Three become one for German metre-gauge order

On 25 April Cottbus City Council (Germany) approved the joint procurement of 20 trams in co-ordination with the transport undertakings in Brandenburg an der Havel and Frankfurt/Oder. Cottbusverkehr is to order seven trams with an option for a further 13; Brandenburg requires four, with an option for eight more. Frankfurt/Oder will order 13. The tendering process is expected to begin this month for the 30m vehicles, with a requirement for a 60% low-floor design and a passenger capacity of 150. All three cities have metre-gauge tramways, which are electrified at 600V dc. It is anticipated that an order can be placed later in 2018 with the first deliveries beginning in 2020. The new fleets are to replace ageing Tatra KTNF6 cars that date from the 1980s in both Cottbus and Brandenburg that are becoming increasingly maintenance intensive. Frankfurt/Oder is likely to take a similar approach, removing some of its 1980s KT4D cars. As 75% of Cottbusverkehr passengers use the tram, more intensive services rely on fleet availability and this has become a significant challenge. Additionally, changes to the law require full accessibility of public transport in Brandenburg from 1 January 2022; the Land of Brandenburg has committed EUR48m for investment in barrier-free public transport by this date. The order could be worth EUR120m if all the options for up to 45 trams are...
Zürich gets its first look at new Flexity design

Zürich gets its first look at new Flexity design

A full-scale mock-up of the front two sections of the 43m Bombardier Flexity 2 tram design for VBZ was unveiled at Altstetten works on 24 April. The wooden mock-up will be used to consult with staff and passengers to finalise all aspects before delivery of the first two prototypes (4001/2) at the end of 2019 (in time for the Christmas lights according to VBZ director Guido Schoch). Fleet delivery and passenger service with the single-ended cars will come in 2020, with the order completed in 2021. VBZ has ordered 70 of the seven-section trams for CHF358m (EUR300m), with an option for a further 70. The exterior and interior design was developed by Bombardier and VBZ in collaboration with Milani Design & Consulting of Thalwil, using high-quality natural material, including Zürich’s traditional wooden seats. A striking external feature is LED lighting strips each side of the headlights as turn indicators and each side of the doors, which will pulse green at stops and red to indicate closing. Handrails are polished steel. There are 91 seats and space for 187 standing and each tram will have two areas for wheelchairs or buggies. Seats will have USB charging points. Drivers will benefit from the assistance  system developed by Bombardier to warn of track obstructions. Delays during the evaluation and placing of the order (tenders were first invited in 2019) mean that the city’s Tram 2000 cars have had a three-year reprieve; withdrawal will now start in 2020. However the extension of line 2 from Farbhof to Schlieren in December 2019 will require two vehicles from the reserve...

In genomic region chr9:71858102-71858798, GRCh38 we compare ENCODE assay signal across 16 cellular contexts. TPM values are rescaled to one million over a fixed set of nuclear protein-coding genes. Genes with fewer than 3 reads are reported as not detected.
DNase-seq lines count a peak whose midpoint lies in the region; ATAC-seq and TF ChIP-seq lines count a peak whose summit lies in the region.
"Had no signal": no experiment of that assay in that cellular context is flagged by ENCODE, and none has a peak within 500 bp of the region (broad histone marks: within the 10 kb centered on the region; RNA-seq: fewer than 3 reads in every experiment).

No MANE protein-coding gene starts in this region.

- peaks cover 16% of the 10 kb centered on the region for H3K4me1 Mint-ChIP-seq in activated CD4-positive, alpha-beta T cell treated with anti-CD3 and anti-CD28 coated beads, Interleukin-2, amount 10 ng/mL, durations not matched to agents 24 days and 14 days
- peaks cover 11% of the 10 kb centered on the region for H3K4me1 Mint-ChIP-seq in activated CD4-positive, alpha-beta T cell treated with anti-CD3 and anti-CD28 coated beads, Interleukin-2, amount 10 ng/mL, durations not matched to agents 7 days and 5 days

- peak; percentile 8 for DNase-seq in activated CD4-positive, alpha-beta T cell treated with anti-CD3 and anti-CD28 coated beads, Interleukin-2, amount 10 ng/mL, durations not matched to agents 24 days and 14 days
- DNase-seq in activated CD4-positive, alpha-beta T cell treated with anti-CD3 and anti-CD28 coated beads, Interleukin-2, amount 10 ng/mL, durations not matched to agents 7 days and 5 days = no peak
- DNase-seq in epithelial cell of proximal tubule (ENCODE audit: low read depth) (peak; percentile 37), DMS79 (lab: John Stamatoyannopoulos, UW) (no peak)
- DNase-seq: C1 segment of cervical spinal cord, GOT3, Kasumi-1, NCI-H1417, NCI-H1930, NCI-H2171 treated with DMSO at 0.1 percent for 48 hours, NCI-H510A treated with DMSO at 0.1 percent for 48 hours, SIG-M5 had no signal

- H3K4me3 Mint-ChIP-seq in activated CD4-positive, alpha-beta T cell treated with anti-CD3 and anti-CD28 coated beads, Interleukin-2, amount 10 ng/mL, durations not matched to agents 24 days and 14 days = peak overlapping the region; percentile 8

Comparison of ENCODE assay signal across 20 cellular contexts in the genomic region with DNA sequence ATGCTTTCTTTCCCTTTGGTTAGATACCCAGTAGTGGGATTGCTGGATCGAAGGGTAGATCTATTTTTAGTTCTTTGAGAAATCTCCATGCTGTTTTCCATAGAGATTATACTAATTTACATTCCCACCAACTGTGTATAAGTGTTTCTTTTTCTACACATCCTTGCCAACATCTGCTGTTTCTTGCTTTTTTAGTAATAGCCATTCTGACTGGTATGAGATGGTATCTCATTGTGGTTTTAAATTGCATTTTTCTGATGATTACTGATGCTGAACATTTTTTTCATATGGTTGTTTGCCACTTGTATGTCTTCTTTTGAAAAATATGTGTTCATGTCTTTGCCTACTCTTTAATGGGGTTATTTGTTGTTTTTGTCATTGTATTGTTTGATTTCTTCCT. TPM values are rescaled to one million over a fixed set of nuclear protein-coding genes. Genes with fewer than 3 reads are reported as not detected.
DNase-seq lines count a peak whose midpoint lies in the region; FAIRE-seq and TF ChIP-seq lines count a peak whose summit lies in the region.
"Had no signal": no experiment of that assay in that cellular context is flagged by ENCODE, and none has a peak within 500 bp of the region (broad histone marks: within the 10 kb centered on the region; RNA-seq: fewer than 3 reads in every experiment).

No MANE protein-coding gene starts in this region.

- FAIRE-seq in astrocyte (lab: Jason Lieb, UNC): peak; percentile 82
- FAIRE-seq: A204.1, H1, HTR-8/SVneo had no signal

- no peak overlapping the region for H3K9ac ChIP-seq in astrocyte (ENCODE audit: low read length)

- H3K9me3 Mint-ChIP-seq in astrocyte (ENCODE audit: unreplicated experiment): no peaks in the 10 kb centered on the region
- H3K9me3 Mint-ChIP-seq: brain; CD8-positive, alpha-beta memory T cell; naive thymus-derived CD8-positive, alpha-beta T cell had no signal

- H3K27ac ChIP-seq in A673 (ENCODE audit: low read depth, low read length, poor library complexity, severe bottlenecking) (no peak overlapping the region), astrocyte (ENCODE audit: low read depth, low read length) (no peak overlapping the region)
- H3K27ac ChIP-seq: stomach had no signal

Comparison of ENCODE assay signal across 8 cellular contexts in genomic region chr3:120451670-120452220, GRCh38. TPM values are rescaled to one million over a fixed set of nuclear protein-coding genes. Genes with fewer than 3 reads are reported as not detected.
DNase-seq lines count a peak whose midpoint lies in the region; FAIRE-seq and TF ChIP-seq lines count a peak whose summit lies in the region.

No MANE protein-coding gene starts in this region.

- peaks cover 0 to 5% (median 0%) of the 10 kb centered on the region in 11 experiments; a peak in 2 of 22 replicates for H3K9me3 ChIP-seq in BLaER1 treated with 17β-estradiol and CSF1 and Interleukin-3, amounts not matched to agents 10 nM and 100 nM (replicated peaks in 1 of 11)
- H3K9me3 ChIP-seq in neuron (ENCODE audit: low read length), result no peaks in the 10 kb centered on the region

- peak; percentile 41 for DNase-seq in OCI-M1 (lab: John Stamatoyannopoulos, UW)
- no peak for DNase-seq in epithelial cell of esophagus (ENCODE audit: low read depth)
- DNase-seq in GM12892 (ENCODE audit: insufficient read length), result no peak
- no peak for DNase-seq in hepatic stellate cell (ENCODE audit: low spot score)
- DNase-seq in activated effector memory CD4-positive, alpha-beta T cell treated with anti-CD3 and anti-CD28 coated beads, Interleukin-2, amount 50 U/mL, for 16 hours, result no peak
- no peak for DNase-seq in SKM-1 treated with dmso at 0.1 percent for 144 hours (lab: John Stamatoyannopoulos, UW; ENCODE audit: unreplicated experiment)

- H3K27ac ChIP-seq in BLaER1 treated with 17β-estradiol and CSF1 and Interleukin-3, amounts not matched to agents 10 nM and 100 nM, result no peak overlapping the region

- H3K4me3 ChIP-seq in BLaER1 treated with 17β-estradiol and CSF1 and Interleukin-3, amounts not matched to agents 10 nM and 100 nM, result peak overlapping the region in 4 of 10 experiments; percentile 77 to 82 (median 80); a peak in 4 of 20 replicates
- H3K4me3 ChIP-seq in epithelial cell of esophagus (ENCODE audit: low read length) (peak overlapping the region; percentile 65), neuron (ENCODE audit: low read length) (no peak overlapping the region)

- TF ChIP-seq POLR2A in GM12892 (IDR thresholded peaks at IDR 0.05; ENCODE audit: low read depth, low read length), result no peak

Midland Metro launches the UK’s wire-free tram era

Midland Metro launches the UK’s wire-free tram era

Friday 20 April saw the first use of a modern battery-operated tram in passenger service in the UK; Midland Metro Urbos 3 18 now uses onboard power for part of each journey despite the current 21km (13-mile) Birmingham – Wolverhampton line being equipped with overhead lines. The CAF-built tram has been retrofitted with two roof-mounted lithium-ion cells, recharged from the wires. Catenary-free sections are to include the city centre extensions in Birmingham (due for completion in 2019) and Wolverhampton (2020), with later wire-free running to come on the lines to Edgbaston (2021) and Birmingham Eastside (2023). The future Wednesbury – Brierley Hill route may also feature wire-free sections. Retrofitting of tram 18 was undertaken by CAF in Spain in 2017, but the rest of the 21-strong fleet will have the work completed at Wednesbury depot with the first conversion being undertaken on car 31. The latest figures for the network report a 9% decrease in passenger numbers for the month of January (597 326 in 2018 compared to 653 035 in January 2017). Over the full year, ridership across the network was down 1%. The drop in passengers is largely ascribed to the closure of Bilston Road for renewals between June and December 2017. The WMCA report also revealed that punctuality had worsened in December and January due to ‘driver availability issues’; six new drivers have been undertaking training in...